Exhibit 2. Cash trail estimated from Q2 FY22 cash burn, appears to be at risk unless it can increase revenue

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Data: HB Insights estimates

Line guidance upgrade with wider sector

Management expects Q2 Challenges to unravel at the end of FY22 and expects membership to be between 300,000 and 305,000. This is an upward revision of approximately 300 points baseline compared to previous forecasts. On this point, CANO estimates FY22 revenue to be between $2.85 billion and $2.9 billion, while MCR is expected to be around 79% at the high end, an increase of around 150 basis points. .

It also forecasts EBITDA in the range of $200 million, itself a substantial decrease from previous estimates of $230-240 million. Segmentally, he expects his medical centers to remain at a bolus of 184-189. Additionally, it calls for stock-based compensation of about $60 million, but capital expenditures of only $40-60 million.

By comparison, we estimate FY22 revenue at $2.86 billion, which expands to $3.7 billion for FY23, as shown in Appendix 4. We also see profitability at the net income level in FY23 with EPS of $0.04, after a loss of $0.05 in FY22. In this vein, according to our modeling (ceteris paribus), financial year 23 promises to be a year of inflection for the company.

Exhibit 3. CANO’s forward operating profit estimates – FY23 is shaping up to be a key year for the company

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Data: HB Insights estimates

Evaluation

The shares are trading at a premium at 3.47x book value and are priced at 1.02x forward sales. Looking at the tangible book value, however, and we see some differences, in that it has a negative tangible book value when adjusting for non-monetary assets like goodwill and intangibles. Let’s also not forget the $31 million in stock-based compensation for the first half of FY22. As shown in Appendix 5, the company’s intangible book value is more than $1.57 billion, or 73% of its total assets. Therefore, the company has a negative tangible book value of $732 million, which is in line with longer-term averages.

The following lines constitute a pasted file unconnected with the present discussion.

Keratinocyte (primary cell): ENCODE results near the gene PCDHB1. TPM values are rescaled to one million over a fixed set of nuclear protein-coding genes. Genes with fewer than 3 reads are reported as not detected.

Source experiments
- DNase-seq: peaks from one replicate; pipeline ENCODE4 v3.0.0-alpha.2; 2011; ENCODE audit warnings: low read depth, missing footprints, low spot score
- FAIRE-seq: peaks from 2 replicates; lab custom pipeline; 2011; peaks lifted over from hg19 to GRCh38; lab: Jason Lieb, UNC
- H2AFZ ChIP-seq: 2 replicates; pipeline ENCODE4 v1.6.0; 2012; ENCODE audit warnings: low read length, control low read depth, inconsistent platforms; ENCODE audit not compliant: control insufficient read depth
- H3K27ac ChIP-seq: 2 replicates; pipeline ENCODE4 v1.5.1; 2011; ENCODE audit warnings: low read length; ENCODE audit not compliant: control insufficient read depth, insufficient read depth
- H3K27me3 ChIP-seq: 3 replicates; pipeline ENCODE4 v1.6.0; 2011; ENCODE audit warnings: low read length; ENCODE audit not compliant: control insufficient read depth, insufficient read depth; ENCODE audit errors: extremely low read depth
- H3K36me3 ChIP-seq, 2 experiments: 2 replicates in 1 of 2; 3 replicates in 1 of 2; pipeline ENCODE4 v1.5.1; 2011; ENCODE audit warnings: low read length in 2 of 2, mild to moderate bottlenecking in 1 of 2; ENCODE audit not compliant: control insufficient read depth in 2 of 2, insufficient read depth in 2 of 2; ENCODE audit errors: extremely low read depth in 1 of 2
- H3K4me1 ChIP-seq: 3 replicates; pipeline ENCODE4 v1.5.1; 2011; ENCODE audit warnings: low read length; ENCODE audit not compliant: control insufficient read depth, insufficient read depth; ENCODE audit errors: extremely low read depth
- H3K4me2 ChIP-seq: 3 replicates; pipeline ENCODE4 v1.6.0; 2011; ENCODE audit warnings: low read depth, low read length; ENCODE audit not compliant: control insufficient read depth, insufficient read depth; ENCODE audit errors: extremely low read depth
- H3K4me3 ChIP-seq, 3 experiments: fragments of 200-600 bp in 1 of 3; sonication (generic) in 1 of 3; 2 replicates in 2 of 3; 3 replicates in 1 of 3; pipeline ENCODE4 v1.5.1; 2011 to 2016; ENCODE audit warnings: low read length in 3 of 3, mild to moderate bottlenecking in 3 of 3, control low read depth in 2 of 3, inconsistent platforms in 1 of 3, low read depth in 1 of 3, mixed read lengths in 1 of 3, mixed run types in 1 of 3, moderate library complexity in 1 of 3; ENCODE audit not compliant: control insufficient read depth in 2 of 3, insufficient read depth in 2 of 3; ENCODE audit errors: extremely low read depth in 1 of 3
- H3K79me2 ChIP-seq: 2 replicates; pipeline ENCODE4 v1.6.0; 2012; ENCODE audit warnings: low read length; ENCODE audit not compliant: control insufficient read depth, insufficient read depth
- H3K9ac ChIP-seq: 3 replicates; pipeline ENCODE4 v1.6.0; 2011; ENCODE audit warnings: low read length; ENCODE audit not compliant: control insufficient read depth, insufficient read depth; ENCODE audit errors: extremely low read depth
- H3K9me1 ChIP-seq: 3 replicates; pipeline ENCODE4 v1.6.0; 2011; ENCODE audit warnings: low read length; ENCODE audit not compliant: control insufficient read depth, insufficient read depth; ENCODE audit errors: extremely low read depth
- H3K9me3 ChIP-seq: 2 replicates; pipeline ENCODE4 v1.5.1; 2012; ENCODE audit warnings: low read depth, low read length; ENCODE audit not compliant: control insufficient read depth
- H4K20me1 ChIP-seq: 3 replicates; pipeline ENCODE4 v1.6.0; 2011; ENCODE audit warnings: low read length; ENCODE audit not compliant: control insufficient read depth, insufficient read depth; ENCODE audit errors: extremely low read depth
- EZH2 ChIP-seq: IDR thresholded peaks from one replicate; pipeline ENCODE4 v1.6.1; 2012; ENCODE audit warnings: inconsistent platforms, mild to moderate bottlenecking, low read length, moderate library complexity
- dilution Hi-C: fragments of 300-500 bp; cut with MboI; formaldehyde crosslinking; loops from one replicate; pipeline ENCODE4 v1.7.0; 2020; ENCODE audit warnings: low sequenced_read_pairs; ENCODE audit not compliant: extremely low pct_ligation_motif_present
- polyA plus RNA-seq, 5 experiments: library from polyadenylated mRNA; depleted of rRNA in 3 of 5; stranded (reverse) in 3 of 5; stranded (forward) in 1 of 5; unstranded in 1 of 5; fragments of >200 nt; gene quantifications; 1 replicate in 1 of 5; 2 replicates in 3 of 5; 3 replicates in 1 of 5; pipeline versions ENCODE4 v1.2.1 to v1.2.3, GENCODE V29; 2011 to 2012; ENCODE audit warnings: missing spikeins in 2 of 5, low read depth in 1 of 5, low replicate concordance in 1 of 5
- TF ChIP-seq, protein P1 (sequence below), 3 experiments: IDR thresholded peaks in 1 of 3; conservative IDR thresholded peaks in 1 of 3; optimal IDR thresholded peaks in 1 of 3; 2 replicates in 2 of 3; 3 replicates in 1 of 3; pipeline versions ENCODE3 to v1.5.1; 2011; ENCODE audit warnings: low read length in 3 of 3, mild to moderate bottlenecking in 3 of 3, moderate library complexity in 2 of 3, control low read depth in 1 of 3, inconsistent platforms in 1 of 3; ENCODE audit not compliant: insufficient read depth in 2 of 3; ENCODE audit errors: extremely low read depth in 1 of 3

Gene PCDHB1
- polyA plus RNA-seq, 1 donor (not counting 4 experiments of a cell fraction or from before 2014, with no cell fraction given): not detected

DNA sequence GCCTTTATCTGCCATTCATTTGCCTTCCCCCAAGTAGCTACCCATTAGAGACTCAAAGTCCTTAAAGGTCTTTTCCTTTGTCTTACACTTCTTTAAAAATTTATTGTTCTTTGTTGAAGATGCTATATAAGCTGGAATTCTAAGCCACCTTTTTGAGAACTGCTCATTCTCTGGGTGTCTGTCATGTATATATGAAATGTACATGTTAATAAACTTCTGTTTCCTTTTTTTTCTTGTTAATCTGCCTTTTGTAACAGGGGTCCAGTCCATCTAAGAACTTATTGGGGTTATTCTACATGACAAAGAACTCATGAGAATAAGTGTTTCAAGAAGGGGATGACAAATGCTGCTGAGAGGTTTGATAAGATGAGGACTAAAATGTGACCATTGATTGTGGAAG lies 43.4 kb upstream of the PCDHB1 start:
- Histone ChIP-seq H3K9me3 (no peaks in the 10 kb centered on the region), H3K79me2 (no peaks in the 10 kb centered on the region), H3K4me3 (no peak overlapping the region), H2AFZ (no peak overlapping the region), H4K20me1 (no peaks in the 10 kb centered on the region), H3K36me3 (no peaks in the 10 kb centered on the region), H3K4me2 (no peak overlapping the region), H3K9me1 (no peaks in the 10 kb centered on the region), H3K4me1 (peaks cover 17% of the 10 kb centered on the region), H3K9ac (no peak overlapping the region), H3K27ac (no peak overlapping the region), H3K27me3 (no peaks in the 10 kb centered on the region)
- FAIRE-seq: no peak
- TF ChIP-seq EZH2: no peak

Exhibit 4. Intangible assets, goodwill, etc. represent more than 73% of CANO’s assets

It is therefore difficult to obtain a clear measure of the value of the company and to estimate whether we are paying a fair and reasonable price.

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Data: CANO 10-Q, Q2 FY2022

The stock is also rated below average in terms of valuation against Seeking Alpha’s quantitative factor ratings, as shown below. The trend has actually declined, with the alphabet scale dropping from a “C” to a “B” over the past quarter (“A” being best, “D” being worst). Valuations are therefore not attractive for the stock and we are not confident in estimating the company’s future cash flows given the myriad of factors affecting its results. Nonetheless, we believe there are more attractive value opportunities elsewhere.

Figure 5. The quantitative valuation factor ranking supports the idea that valuations are a hurdle to overcome

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Data: Seeking Alpha, NYSE: CANO

In short

Despite a period of growth in sales, challenges remain for CANO to recommend it as a buy. The investment debate is fraught with headwinds, and macroeconomic cross-currents weigh too, in terms of cost inflation and turnover.

Valuations are also not favorable to the investment case and, based on the culmination of the factors discussed in this report, we believe there are more attractive value opportunities to be found in the healthcare space. . Neutral rate.